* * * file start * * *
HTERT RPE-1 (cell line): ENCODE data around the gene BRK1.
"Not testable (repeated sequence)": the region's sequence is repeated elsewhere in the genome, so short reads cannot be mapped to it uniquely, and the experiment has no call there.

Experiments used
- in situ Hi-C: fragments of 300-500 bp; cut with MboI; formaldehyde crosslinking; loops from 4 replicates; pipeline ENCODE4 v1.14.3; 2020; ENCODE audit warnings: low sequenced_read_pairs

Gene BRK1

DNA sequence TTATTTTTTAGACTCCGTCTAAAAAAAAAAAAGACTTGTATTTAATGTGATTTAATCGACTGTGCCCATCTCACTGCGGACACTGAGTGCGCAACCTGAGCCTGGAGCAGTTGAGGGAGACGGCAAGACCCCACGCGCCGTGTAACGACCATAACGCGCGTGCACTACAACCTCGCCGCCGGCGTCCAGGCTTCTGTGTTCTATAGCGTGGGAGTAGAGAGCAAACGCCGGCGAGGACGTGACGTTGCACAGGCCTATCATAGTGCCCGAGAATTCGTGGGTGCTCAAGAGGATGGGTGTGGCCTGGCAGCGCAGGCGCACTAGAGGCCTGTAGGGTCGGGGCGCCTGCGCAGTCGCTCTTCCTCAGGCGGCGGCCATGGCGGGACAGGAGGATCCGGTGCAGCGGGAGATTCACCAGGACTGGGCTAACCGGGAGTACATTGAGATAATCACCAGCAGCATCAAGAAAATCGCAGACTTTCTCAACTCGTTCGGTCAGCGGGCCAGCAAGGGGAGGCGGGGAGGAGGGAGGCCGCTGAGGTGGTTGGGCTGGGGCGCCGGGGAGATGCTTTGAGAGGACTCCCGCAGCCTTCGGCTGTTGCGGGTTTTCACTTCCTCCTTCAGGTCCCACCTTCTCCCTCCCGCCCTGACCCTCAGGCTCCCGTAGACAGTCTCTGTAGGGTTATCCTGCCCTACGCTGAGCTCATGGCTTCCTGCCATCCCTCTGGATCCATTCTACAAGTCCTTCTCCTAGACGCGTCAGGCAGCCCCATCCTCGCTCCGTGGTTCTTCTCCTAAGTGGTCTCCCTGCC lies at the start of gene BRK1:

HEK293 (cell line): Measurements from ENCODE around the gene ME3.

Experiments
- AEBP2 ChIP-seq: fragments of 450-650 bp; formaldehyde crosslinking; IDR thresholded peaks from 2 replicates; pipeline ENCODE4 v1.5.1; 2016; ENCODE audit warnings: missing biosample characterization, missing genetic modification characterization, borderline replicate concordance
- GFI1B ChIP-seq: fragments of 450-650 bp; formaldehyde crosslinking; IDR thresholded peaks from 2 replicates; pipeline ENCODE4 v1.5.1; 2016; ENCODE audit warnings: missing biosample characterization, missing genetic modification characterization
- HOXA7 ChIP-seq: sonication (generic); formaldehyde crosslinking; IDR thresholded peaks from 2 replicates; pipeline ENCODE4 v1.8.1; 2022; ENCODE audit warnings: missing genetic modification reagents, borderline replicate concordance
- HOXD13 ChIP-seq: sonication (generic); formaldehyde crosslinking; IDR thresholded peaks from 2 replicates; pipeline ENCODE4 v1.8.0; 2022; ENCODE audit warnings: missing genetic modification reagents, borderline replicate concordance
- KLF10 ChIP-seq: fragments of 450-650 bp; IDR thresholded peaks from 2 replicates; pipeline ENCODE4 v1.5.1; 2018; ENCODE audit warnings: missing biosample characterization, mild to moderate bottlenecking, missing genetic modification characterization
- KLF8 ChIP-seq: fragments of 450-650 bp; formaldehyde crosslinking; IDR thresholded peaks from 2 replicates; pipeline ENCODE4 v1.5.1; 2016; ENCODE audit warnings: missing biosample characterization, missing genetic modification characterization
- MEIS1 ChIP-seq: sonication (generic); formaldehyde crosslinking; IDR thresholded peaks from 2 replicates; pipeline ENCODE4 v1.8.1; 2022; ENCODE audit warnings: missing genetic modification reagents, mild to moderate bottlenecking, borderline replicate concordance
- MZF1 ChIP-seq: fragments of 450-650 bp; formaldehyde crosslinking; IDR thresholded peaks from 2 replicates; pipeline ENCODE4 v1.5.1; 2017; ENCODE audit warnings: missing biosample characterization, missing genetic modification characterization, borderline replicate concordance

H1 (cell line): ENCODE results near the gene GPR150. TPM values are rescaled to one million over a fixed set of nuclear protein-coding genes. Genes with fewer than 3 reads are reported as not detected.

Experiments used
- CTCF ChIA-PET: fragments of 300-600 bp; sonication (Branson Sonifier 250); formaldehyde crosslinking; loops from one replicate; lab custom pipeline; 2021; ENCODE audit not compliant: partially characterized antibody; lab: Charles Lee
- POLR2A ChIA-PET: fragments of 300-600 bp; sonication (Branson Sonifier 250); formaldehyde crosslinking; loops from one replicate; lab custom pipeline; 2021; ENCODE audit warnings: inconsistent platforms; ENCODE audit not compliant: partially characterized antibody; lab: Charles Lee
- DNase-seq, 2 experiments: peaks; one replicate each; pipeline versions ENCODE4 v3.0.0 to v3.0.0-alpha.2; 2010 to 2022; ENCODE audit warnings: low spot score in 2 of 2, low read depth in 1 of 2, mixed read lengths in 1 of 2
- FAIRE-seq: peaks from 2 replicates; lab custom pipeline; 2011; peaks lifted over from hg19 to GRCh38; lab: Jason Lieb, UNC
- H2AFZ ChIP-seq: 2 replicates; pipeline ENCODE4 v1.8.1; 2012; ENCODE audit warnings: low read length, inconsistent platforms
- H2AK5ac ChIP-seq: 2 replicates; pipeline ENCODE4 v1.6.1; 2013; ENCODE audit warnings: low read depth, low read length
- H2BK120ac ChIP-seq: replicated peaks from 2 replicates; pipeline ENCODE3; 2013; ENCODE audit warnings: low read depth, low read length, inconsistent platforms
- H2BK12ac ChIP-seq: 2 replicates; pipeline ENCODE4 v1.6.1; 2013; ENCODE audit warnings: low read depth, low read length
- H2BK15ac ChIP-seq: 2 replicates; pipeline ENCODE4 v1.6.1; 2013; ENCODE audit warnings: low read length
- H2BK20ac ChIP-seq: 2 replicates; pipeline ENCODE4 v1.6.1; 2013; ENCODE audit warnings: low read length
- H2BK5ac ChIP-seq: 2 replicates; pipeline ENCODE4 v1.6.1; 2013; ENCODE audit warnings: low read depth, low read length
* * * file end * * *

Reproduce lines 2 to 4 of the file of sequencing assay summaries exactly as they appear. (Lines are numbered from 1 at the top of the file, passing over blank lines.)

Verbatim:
"Not testable (repeated sequence)": the region's sequence is repeated elsewhere in the genome, so short reads cannot be mapped to it uniquely, and the experiment has no call there.

Experiments used
- in situ Hi-C: fragments of 300-500 bp; cut with MboI; formaldehyde crosslinking; loops from 4 replicates; pipeline ENCODE4 v1.14.3; 2020; ENCODE audit warnings: low sequenced_read_pairs